Angiogenesis refers to the formation of new blood vessels in the body. It is a normal process that is necessary for children to grow, for the uterine lining to grow each month in pre-menopausal women, and for wounds to heal.
Angiogenesis is of interest in cancer, because cancers require the formation of new blood vessels to grow and metastasize. Cancer cells secrete substances that stimulate angiogenesis, and hence growth of the cancer. Some of the newer treatments for cancer are aimed at inhibiting angiogenesis (angiogenesis inhibitors). An example of an angiogenesis inhibitor sometimes used in lung cancer treatment is bevacizumab (Avastin).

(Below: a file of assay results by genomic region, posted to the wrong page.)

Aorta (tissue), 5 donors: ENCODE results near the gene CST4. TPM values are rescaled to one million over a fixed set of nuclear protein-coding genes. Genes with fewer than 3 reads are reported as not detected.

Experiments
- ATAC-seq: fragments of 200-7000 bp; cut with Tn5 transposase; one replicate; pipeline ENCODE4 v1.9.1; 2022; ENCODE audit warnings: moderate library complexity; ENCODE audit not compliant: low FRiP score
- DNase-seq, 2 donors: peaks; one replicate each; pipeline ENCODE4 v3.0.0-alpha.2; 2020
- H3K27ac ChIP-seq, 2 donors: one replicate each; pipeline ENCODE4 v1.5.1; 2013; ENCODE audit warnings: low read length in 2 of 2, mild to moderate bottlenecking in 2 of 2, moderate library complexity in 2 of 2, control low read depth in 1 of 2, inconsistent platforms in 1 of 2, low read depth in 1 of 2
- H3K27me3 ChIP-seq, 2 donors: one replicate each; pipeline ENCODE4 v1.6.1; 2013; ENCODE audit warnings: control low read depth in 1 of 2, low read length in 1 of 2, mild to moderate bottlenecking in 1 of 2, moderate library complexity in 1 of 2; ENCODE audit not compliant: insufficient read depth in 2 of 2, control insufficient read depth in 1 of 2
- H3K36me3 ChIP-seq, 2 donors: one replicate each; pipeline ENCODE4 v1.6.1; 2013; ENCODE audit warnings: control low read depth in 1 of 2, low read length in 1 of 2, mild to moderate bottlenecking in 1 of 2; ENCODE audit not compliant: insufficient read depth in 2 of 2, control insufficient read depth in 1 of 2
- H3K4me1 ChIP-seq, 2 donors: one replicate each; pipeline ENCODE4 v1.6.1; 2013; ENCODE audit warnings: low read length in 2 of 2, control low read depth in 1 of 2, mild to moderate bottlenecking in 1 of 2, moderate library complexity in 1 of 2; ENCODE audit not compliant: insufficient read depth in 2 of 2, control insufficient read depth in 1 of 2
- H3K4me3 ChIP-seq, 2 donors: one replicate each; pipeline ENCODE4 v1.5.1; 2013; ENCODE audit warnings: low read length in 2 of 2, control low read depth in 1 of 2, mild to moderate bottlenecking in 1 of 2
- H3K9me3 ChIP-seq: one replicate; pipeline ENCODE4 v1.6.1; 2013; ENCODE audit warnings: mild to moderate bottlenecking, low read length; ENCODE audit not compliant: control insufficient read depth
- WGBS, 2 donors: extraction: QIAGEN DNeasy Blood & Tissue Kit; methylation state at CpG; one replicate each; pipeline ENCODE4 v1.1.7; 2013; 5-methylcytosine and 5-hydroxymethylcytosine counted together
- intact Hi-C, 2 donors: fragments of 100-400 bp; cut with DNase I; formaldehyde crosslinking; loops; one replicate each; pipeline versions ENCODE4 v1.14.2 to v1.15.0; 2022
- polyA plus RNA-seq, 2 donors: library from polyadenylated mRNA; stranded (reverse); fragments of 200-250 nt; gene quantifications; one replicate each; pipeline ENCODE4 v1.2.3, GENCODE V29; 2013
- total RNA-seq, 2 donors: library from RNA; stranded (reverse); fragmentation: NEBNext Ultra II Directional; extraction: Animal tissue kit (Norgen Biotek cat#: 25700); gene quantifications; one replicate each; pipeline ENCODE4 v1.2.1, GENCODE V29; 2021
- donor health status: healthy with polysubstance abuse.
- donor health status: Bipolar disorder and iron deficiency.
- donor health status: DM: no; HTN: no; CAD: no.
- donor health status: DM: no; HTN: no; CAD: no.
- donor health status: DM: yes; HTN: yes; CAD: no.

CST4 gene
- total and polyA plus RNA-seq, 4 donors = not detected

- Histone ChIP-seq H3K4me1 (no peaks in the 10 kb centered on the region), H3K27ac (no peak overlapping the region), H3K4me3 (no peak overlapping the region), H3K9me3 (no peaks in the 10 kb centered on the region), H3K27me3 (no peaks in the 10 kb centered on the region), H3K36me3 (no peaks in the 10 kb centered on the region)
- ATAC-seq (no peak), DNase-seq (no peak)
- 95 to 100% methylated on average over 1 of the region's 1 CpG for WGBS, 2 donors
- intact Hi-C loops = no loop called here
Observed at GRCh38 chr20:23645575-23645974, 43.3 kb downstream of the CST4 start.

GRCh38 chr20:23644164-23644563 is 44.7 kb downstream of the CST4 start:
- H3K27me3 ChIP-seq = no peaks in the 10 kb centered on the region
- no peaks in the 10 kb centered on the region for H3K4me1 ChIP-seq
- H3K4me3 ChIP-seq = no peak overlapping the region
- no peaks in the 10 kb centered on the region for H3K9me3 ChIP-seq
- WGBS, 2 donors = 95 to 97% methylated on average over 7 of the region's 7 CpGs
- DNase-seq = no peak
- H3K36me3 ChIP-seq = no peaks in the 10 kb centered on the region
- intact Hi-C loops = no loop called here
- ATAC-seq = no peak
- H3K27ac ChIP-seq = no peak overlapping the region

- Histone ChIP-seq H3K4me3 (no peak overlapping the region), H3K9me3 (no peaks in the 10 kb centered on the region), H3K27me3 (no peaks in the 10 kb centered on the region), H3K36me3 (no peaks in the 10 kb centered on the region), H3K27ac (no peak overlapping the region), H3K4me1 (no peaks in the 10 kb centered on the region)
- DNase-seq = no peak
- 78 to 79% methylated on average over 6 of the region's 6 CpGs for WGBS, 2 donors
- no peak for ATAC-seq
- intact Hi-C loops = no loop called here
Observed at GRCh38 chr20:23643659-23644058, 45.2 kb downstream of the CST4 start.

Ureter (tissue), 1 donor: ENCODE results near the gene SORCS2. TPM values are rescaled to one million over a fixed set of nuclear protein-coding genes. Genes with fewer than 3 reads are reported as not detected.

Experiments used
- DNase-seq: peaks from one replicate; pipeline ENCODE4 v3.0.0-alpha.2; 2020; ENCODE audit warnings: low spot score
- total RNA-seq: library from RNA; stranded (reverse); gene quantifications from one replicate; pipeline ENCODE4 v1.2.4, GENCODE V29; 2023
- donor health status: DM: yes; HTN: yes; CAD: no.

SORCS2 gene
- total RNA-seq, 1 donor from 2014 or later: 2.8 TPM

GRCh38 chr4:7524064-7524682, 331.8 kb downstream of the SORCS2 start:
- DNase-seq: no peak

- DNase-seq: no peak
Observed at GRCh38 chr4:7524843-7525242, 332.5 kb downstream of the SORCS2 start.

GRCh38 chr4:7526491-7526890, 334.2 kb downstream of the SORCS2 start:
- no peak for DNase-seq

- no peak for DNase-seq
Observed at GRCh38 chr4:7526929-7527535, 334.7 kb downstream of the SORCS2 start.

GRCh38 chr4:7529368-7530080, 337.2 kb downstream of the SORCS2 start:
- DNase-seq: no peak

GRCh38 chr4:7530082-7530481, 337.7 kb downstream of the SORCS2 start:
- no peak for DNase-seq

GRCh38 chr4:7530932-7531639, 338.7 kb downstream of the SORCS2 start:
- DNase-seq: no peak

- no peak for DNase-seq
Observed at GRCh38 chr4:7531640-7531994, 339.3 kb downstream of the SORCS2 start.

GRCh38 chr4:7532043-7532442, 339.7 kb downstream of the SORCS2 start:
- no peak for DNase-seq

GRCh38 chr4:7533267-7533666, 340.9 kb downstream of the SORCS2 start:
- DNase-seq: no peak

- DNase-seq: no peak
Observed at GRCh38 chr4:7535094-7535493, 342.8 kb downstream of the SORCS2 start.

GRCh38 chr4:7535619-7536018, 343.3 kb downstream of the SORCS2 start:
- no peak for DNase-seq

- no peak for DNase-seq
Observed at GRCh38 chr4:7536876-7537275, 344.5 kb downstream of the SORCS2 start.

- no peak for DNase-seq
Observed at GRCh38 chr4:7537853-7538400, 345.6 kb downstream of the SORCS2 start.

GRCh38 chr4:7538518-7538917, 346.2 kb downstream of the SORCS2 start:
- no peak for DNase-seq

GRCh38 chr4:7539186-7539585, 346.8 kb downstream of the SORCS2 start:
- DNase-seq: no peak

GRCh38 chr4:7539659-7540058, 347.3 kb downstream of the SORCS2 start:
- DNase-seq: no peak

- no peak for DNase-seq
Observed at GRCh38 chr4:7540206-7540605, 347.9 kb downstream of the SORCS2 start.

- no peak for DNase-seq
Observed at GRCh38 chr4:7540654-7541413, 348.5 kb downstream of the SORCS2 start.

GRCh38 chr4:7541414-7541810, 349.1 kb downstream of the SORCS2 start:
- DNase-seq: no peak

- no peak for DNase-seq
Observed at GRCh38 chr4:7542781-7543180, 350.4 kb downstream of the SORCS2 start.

Angiogenesis inhibitors are in turn considered a form of targeted therapy. Targeted therapies are anti-cancer medications that are designed to "target" cancer cells more specifically, and, in general, have fewer side effects than traditional chemotherapy.